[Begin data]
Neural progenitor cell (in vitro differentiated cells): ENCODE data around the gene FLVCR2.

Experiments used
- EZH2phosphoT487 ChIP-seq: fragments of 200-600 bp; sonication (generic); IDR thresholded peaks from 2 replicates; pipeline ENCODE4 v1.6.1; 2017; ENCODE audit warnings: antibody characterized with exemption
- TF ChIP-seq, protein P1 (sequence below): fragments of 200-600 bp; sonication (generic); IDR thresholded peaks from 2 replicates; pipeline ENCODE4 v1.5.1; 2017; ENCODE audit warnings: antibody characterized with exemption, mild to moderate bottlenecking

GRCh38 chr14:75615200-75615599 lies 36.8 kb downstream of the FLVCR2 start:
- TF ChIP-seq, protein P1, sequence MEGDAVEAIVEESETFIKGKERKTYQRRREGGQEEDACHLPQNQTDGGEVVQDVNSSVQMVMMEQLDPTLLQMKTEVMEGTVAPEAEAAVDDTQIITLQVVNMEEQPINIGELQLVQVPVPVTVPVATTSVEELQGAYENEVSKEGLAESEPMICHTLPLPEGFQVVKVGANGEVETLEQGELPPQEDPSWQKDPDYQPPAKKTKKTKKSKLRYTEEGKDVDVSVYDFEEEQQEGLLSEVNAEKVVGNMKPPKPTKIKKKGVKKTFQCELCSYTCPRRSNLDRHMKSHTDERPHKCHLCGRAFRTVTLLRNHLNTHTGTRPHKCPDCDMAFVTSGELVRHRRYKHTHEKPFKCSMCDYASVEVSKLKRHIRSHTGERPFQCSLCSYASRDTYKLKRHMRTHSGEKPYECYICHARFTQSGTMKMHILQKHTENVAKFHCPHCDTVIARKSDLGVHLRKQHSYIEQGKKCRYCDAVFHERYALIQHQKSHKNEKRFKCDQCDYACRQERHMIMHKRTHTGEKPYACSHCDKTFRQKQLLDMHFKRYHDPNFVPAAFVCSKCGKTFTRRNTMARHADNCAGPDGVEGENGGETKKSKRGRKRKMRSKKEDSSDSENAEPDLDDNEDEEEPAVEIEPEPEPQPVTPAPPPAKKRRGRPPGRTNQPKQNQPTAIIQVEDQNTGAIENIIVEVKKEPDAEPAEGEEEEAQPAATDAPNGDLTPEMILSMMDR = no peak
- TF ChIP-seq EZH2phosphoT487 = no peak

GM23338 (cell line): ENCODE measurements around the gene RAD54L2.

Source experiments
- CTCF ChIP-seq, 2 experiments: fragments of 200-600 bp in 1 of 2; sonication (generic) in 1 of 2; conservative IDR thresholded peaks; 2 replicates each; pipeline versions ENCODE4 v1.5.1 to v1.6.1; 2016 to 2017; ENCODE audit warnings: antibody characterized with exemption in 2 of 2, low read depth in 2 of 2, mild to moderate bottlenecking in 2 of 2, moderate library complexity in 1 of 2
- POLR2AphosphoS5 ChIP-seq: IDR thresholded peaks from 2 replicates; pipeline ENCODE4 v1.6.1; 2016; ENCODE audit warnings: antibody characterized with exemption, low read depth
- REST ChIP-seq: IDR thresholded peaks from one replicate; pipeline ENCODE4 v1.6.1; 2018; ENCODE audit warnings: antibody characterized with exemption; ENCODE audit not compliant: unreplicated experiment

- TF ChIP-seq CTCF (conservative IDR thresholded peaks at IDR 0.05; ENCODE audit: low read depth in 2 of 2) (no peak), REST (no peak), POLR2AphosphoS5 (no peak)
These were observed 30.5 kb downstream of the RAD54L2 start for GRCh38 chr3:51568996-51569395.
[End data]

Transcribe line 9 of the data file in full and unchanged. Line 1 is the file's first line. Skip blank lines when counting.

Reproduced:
Source experiments